Many decades ago, the Americans proposed to use nuclear weapons to blast a waterway through the Negev Desert. But the plan never progressed. This is why it did not — and why there is some talk about the ‘Ben Gurion Canal’ again as Israel pushes to destroy Hamas in Gaza
It has been speculated that one of the reasons behind Israel’s desire to eliminate Hamas from the Gaza Strip and completely control the Palestinian enclave is to give itself the chance to better explore a dramatic economic opportunity that has been talked about for several decades, but for which peace and political stability in the region is an essential prerequisite.
The idea is to cut a canal through the Israeli-controlled Negev Desert from the tip of the Gulf of Aqaba—the eastern arm of the Red Sea that juts into Israel’s southern tip and south-western Jordan—to the Eastern Mediterranean coast, thus creating an alternative to the Egyptian-controlled Suez Canal that starts from the western arm of the Red Sea and passes to the southeastern Mediterranean through the northern Sinai peninsula.
This so-called Ben Gurion Canal Project, which was first envisioned in the 1960s, would, if it were to be actually completed, transform global maritime dynamics by taking away Egypt’s monopoly over the shortest route between Europe and Asia.
However, any attempt to construct the canal would have to overcome gigantic logistical, political, and funding challenges, which, in the current situation, makes it seem largely fantastical. We take a look at what has been proposed and its implications, theoretically, on global trade and geopolitics.
But first, a look at the Suez Canal’s salience.
When it opened in 1869, the Suez Canal revolutionized global maritime trade. By connecting the Mediterranean and Red Seas through the Isthmus of Suez, it ensured that ships traveling between Europe and Asia would not have to travel all the way around the continent of Africa. The canal cut the distance between London and Bombay (now Mumbai) by more than 41 percent.
In the 2022–23 fiscal year, around 26,000 vessels crossed the Suez Canal, accounting for approximately 13 percent of global shipping.
The canal, however, has its issues.
First, the 193 km-long, 205 m-wide, and 24 m-deep Suez Canal is the world’s biggest shipping bottleneck. Despite being widened and deepened over the years, it remains perennially congested, with long queues at either end. In March 2021, the mammoth cargo ship Ever Given got stuck in the canal, blocking passage for more than a week. It was estimated that the resulting “traffic jam” held up an estimated $9.6 billion of goods every day.
Also, Egypt’s control over the waterway has been a source of conflict for almost 70 years now. In 1956, after President Gamal Abdel Nasser (1918–70) decided to nationalize the canal, war broke out, with the UK, France, and Israel attacking Egypt in order to regain control.
The Suez Crisis ended in a military victory for the aggressors but an overwhelming political victory for Egypt, which kept control over the canal, which was shut for more than six months due to the conflict. This was also a pivotal moment in the Cold War, with Soviet threats of intervention key to stopping the allied aggression against Egypt.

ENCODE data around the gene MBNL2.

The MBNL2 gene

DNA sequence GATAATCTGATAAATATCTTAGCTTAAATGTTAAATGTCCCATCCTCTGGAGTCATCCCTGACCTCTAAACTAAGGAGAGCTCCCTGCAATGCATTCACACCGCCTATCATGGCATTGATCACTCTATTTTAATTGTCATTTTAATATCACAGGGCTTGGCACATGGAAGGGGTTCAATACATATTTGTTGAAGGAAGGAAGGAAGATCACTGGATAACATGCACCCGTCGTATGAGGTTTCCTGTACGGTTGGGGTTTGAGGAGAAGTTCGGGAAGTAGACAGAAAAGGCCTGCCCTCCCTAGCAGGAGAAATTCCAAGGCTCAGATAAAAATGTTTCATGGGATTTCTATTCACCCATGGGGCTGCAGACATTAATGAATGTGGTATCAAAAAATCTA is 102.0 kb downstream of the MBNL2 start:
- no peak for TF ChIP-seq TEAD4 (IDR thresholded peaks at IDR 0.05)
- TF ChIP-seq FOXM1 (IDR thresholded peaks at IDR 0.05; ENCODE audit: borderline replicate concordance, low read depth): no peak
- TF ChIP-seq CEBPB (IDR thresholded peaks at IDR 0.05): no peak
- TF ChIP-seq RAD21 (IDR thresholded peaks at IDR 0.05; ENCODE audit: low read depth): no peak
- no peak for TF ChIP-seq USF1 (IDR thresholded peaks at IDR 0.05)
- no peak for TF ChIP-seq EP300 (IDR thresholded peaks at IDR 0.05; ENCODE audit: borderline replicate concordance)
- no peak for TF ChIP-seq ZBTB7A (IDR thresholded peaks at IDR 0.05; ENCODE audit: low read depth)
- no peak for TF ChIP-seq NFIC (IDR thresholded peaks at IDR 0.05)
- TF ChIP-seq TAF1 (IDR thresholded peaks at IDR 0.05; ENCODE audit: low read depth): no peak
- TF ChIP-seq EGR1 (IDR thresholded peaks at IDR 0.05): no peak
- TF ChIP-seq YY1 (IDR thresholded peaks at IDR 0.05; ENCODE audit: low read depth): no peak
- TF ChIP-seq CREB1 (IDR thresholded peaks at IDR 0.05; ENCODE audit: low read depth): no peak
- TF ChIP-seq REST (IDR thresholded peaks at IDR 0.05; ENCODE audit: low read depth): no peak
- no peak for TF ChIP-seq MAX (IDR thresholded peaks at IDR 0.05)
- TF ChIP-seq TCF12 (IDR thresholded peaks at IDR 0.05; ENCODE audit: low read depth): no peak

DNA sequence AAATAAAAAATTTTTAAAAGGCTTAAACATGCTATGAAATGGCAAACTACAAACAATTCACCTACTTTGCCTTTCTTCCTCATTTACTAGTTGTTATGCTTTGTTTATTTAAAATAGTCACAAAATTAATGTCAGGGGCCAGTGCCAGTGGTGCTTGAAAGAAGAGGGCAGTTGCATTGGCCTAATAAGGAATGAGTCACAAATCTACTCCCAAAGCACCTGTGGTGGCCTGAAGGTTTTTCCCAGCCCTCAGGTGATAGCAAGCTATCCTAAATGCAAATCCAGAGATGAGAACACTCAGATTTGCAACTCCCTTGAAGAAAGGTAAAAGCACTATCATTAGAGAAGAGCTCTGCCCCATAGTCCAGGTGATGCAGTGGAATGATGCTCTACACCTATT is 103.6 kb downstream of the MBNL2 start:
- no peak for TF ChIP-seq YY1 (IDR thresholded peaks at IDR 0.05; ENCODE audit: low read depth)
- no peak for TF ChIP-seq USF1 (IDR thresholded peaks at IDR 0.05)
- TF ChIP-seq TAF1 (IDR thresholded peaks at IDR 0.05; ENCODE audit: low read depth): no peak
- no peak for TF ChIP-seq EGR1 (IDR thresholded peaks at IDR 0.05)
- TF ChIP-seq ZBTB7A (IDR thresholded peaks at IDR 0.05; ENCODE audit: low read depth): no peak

The Suez Canal was also the focal point of both the 1967 and 1973 Arab-Israeli wars and was shut from 1967–75.
The canal is, of course, critical to Egypt’s economy. It collects all the toll revenue generated, in addition to the benefits it brings to its local economy. In the 2022–23 fiscal year, Egypt’s Suez Canal Authority saw toll revenues reach a record $9.4 billion — accounting for nearly 2 percent of Egypt’s GDP of $476.8 billion, according to the World Bank.
Thus, for the West, a shipping lane through Israel would be ideal.
It remains unclear when the first concrete plan for the alternative was suggested. The documented evidence can be seen in a declassified 1963 US government memorandum. The memo called for the use of nuclear explosives to dig the canal through the Negev Desert in Israel.
“Another interesting application of nuclear excavation would be a sea-level canal 160 miles long across Israel, connecting the Mediterranean with the Gulf of Aqaba (and thus the Red Sea and the Indian Ocean). Such a canal would be a strategically valuable alternative to the present Suez Canal and would probably contribute greatly to the economic development of the surrounding area,” the memo reads.
Nuclear Explosives for evacuation of sea level canal by Express Web on Scribd
The Ben Gurion Canal Project, named after Israel’s founding father, David Ben-Gurion (1886–1973), remains one of the most ambitious infrastructure projects ever planned on paper.
What has stopped Israel from constructing the canal?
First and foremost, such a project would be extremely complex and almost prohibitively expensive. The estimated cost of such a project may be as high as $100 billion, much more than what it might take to widen the Suez Canal and solve its traffic problem.
According to the previously cited memo, it was the cost of digging such a canal conventionally that made planners look at the nuclear option. Of course, the risk of nuclear fallout makes this option extremely risky as well.
Costs aside, the planned route of the Ben Gurion Canal is over 100 km longer than the Suez Canal, primarily due to limitations of the terrain and topography. Even if built, many ships might still favor the older, shorter route.
Most importantly, however, a canal which will potentially transport billions of dollars worth of freight daily cannot run on land under constant military threat from Hamas rockets or Israeli attacks.
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